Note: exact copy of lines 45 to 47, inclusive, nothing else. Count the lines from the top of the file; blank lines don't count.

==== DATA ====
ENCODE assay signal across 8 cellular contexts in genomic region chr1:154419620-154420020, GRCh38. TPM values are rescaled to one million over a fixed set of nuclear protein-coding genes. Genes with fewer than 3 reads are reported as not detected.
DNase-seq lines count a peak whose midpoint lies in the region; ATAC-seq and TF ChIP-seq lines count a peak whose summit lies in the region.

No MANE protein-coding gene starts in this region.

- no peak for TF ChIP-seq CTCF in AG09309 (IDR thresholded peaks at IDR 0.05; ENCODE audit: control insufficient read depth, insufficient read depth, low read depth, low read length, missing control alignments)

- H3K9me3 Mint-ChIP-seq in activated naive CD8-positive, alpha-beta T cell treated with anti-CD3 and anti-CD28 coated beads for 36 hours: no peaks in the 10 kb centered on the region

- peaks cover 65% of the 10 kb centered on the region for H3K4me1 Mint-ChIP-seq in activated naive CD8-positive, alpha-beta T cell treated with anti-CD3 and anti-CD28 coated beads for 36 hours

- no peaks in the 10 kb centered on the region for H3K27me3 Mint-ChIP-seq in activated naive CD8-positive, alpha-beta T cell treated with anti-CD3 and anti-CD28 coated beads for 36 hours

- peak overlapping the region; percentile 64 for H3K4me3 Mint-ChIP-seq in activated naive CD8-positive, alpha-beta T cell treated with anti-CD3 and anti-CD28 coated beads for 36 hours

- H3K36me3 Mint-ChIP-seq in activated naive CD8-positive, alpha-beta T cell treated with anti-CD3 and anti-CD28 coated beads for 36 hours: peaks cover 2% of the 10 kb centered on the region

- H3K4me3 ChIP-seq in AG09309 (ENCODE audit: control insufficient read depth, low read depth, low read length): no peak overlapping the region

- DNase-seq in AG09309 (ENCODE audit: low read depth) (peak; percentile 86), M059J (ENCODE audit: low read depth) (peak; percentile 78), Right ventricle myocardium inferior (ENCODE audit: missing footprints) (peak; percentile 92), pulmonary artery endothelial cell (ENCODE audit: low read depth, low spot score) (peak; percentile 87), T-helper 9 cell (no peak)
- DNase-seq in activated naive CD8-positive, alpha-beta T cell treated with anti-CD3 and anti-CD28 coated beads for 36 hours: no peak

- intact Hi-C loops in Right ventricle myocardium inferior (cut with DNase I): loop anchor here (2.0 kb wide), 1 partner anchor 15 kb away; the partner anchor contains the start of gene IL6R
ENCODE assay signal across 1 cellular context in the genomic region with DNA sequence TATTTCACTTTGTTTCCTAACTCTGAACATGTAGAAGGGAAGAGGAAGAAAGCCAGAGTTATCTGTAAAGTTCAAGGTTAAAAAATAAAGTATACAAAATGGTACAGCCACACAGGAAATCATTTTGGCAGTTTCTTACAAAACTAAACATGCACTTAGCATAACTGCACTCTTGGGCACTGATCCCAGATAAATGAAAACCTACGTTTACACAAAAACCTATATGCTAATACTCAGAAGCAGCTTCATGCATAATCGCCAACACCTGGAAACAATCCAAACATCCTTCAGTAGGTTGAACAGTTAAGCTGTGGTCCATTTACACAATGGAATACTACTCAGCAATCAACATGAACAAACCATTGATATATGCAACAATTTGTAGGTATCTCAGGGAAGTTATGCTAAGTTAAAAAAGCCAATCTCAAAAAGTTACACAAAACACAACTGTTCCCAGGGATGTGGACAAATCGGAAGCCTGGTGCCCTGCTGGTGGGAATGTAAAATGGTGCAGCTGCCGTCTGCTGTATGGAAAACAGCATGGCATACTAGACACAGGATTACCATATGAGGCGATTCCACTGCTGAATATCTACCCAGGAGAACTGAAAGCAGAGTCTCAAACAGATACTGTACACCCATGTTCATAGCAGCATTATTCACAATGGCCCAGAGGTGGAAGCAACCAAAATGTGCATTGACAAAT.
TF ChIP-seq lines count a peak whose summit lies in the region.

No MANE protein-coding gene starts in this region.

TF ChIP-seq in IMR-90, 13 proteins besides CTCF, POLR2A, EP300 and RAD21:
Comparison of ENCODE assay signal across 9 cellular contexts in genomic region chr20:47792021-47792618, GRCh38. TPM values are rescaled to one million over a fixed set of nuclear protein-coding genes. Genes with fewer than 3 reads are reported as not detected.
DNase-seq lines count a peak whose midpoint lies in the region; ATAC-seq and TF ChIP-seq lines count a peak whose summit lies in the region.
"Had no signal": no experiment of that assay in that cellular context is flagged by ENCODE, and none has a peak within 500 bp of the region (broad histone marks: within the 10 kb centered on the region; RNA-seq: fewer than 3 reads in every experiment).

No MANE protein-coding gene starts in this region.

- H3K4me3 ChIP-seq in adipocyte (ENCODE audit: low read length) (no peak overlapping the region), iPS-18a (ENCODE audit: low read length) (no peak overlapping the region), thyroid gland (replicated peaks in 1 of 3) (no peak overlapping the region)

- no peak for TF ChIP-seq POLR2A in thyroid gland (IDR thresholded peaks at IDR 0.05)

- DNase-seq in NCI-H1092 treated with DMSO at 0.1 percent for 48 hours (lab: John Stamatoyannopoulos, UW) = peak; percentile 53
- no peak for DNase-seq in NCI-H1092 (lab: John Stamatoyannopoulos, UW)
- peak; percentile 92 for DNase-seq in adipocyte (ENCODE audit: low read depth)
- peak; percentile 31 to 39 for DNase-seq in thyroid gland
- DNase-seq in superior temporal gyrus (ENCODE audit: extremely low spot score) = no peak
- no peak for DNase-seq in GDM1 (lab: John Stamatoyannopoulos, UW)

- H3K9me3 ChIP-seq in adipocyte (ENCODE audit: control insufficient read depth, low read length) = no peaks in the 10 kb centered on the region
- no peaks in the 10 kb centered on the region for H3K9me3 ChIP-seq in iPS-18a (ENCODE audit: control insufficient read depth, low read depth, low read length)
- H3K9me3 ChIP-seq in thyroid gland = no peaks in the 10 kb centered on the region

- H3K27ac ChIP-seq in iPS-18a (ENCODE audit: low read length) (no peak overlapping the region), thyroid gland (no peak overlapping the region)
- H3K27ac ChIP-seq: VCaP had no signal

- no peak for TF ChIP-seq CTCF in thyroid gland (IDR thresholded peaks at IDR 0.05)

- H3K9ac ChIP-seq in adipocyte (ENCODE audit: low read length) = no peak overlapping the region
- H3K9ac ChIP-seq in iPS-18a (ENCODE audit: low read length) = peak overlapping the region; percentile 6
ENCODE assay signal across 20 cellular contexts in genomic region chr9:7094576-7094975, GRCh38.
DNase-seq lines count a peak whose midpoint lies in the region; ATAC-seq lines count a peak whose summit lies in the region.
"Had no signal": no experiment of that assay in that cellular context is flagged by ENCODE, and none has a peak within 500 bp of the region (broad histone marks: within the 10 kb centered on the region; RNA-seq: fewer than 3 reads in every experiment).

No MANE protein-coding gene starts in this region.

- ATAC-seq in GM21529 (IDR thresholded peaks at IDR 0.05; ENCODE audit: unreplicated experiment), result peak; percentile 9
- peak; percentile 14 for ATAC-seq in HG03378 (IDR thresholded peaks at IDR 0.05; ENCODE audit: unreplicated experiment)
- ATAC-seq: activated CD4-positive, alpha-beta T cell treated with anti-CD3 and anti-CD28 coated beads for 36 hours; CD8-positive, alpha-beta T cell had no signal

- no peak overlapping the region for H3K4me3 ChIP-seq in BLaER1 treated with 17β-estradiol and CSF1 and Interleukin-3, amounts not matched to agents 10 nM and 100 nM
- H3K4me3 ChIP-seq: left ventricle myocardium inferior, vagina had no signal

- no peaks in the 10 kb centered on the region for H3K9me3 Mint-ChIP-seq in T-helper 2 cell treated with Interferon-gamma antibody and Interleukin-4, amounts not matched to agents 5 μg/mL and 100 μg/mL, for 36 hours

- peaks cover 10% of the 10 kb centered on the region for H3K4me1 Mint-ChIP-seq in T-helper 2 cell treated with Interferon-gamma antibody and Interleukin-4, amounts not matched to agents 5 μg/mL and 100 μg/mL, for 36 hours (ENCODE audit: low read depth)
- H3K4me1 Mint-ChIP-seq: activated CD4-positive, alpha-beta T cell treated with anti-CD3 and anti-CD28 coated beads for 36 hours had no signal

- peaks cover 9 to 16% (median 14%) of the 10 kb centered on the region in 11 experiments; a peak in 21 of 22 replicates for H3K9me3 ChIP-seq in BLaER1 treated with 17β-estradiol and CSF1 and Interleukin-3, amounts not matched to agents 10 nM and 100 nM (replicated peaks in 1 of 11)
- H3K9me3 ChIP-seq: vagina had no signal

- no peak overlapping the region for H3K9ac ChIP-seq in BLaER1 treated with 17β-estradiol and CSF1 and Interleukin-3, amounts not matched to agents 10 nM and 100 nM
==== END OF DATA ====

- no peak overlapping the region for H3K4me3 ChIP-seq in BLaER1 treated with 17β-estradiol and CSF1 and Interleukin-3, amounts not matched to agents 10 nM and 100 nM
- H3K4me3 ChIP-seq: left ventricle myocardium inferior, vagina had no signal

- no peaks in the 10 kb centered on the region for H3K9me3 Mint-ChIP-seq in T-helper 2 cell treated with Interferon-gamma antibody and Interleukin-4, amounts not matched to agents 5 μg/mL and 100 μg/mL, for 36 hours